IAAIB said it “would like to invite all the states involved in the accident to participate in the investigation process ... in accordance with [ICAO] Annex 13,” an official English translation of the report said. Under ICAO protocol, this includes Canada, which had 63 citizens among the 176 killed in the Jan 8 crash near Tehran.

The IAAIB said its initial steps included setting up groups to focus on different technical aspects of the incident, per ICAO guidance. “A certain group was added ... in order to investigate the issues concerning any unlawful actions,” IAAIB explained. “A special group was formed and any laser attacks and electromagnetic (radioactive) threats and unlawful actions have been rejected by conducting the relevant sampling and analysis up to now,” the agency said. The fatalities included 130 Iranian citizens.

Ukraine National Security and Defense Council secretary Oleksiy Danilov, who arrived in Tehran early on Jan. 9 as part of his country’s delegation, confirmed that a military strike is among the primary theories that investigators are considering.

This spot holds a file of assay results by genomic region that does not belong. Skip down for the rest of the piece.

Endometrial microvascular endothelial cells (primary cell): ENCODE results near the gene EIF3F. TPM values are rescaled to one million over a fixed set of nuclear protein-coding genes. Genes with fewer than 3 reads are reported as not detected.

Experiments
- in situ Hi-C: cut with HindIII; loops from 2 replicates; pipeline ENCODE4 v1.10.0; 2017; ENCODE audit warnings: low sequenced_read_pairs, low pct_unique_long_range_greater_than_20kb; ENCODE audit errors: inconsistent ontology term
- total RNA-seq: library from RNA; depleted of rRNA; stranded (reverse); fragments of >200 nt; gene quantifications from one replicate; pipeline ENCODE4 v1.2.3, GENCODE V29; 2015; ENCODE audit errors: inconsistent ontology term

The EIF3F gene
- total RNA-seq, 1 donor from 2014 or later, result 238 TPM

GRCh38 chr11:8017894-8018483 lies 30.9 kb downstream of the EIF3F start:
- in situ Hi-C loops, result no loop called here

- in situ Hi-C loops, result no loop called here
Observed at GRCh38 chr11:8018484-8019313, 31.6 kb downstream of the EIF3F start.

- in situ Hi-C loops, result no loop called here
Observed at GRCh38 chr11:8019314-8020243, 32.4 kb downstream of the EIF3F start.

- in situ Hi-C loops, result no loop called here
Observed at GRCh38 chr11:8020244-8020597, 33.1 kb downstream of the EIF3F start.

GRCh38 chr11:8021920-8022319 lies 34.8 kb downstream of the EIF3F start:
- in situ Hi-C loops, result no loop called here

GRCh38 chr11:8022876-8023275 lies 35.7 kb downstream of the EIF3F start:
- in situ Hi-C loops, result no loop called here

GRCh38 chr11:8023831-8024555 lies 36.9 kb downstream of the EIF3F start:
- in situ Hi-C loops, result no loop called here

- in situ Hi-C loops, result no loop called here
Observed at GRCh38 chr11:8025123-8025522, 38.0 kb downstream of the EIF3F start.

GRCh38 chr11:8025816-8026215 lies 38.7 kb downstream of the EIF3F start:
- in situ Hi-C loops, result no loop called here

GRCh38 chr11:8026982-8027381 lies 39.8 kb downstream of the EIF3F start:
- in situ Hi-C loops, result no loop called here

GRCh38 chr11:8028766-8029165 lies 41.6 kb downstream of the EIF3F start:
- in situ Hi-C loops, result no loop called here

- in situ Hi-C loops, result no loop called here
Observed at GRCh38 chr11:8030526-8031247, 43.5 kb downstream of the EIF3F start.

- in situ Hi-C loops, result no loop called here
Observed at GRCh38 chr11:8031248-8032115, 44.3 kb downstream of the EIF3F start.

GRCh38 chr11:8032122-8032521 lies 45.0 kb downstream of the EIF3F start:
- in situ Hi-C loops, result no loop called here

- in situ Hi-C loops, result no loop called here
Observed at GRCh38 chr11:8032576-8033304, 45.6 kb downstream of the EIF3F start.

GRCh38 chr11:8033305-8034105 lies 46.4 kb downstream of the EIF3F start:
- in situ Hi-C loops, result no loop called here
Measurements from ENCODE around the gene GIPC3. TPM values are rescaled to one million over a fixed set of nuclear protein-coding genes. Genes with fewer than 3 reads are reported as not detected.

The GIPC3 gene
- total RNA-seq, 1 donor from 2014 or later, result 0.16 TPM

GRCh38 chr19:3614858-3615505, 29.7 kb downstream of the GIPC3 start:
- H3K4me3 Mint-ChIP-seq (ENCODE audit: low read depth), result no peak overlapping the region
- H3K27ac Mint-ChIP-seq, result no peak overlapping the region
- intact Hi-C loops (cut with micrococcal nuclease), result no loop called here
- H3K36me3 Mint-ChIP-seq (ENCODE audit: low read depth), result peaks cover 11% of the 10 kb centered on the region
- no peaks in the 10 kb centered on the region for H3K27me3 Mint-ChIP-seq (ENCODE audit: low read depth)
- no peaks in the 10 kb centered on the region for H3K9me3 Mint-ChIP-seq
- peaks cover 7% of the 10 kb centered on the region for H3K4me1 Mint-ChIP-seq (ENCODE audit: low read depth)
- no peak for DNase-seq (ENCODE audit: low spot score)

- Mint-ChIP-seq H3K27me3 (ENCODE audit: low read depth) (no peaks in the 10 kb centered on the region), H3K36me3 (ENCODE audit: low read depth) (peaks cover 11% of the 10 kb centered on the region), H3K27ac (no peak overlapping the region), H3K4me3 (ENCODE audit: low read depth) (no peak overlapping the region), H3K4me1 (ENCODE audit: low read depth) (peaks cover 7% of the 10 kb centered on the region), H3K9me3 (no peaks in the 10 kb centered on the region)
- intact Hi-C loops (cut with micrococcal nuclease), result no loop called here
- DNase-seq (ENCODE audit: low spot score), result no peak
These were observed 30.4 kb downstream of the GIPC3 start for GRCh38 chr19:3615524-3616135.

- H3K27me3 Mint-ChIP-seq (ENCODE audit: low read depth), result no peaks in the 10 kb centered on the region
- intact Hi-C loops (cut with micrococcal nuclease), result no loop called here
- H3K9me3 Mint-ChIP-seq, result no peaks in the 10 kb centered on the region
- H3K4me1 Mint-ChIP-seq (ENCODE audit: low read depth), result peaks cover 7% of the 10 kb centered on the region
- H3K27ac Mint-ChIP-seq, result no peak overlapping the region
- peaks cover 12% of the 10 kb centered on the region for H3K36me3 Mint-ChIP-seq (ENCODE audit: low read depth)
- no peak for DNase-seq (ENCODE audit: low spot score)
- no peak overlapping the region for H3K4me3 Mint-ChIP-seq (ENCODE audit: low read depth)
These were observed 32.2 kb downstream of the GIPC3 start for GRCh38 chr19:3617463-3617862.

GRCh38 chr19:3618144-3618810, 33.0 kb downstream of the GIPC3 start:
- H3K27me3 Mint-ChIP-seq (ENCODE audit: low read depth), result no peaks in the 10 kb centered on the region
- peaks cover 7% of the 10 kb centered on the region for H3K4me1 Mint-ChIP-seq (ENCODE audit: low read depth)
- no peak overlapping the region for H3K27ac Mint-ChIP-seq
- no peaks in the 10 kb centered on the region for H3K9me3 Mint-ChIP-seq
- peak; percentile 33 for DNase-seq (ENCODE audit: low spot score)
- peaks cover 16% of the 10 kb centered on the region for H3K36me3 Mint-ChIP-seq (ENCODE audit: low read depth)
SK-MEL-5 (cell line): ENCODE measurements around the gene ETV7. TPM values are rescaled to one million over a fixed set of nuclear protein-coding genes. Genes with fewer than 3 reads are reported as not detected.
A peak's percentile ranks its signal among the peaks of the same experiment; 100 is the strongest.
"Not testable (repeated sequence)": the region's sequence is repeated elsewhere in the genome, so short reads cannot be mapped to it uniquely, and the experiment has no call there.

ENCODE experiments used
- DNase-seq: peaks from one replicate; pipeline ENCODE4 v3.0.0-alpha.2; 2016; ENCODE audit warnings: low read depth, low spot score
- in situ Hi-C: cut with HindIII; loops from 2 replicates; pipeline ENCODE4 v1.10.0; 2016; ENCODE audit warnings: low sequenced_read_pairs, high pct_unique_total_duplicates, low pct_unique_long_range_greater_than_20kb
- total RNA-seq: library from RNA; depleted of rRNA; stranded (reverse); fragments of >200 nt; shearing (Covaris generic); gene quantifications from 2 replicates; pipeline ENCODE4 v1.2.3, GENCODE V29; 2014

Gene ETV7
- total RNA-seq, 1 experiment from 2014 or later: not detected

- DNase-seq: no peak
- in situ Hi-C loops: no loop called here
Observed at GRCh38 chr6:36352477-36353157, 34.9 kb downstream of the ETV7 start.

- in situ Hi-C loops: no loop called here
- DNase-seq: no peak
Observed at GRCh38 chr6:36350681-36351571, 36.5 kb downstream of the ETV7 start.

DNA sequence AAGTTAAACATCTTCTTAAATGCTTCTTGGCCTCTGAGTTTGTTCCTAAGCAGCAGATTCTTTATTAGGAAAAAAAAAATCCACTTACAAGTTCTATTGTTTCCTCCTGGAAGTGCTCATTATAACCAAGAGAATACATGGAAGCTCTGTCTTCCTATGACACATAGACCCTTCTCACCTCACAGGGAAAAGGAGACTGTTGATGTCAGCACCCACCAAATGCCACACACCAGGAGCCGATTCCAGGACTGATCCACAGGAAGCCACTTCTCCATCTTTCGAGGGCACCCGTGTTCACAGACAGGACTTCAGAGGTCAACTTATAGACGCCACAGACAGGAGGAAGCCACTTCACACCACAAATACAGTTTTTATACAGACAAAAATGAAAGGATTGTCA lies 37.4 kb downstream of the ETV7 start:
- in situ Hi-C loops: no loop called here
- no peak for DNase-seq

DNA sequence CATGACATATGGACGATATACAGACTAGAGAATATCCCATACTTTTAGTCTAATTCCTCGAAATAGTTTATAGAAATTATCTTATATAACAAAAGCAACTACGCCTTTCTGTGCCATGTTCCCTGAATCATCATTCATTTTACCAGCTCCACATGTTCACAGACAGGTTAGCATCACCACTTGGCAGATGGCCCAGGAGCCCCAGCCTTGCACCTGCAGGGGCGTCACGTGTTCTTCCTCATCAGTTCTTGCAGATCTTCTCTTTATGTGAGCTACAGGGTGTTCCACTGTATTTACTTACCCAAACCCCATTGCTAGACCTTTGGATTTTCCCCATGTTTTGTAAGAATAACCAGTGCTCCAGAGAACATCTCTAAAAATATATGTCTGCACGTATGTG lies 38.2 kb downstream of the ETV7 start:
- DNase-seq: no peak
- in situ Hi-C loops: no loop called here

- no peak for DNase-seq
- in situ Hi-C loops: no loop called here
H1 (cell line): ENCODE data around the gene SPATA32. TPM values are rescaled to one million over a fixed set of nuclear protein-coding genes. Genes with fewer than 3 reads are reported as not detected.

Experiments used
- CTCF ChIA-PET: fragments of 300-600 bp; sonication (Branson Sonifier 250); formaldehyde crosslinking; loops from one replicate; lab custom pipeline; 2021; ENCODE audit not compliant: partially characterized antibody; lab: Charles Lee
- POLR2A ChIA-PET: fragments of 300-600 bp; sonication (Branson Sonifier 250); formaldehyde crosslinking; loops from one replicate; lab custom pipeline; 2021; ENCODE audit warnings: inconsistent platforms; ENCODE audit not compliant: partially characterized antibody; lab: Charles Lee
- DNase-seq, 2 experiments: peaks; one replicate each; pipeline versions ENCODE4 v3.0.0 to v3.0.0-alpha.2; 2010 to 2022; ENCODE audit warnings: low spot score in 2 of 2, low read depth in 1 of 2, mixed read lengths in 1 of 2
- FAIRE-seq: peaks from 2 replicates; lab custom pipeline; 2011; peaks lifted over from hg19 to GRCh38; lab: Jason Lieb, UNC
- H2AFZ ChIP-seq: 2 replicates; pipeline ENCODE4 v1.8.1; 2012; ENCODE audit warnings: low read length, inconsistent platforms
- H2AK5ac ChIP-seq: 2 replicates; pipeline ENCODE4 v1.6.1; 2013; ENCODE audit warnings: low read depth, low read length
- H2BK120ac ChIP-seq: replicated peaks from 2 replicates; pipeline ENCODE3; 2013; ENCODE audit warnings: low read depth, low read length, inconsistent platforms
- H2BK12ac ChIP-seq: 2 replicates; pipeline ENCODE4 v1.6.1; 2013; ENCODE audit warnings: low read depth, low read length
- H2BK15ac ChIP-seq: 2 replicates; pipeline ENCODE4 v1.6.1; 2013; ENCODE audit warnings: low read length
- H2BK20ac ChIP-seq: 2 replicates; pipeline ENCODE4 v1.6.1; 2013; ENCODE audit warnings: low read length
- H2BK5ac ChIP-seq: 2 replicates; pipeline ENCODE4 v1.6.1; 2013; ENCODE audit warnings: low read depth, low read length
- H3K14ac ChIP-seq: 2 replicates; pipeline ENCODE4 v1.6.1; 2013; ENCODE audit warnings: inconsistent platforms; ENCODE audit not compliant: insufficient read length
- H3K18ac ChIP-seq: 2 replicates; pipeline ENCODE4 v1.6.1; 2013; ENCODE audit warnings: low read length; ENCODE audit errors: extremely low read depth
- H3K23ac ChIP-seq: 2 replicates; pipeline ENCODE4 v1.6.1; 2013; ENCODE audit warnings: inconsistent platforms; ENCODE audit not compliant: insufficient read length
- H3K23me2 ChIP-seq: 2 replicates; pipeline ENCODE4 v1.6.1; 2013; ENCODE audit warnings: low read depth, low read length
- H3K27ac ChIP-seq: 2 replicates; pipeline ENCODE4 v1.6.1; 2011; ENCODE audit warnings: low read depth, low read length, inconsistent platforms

“Our commission ... intends to search [for] fragments of the [Tor] Russian anti-aircraft rocket,” he told reporters, citing media reports that say fragments of a Tor have been found near the wreckage. “We use all the experience of investigating the attack on [Malaysia Airlines Flight MH17] to establish the truth,” he added. Other possible explanations include a terrorist attack, collision with an unmanned vehicle or other object, or an engine failure, Danilov said.

“At the moment we are conducting effective diplomatic negotiations with the Iranian side, there is every reason to hope for cooperation on all issues, including the participation of our commission in deciphering the [flight data and cockpit voice recorders] of our aircraft,” Danilov said. Eleven Ukrainians, including all nine crew members, were among the victims.

UK Prime Minister Boris Johnson said officials have “a body of information” that PS752 was shot down by an Iranian surface-to-air missile. “This may well have been unintentional ...  There now needs to be a full and transparent investigation,” he added. Four British nationals were killed in the crash.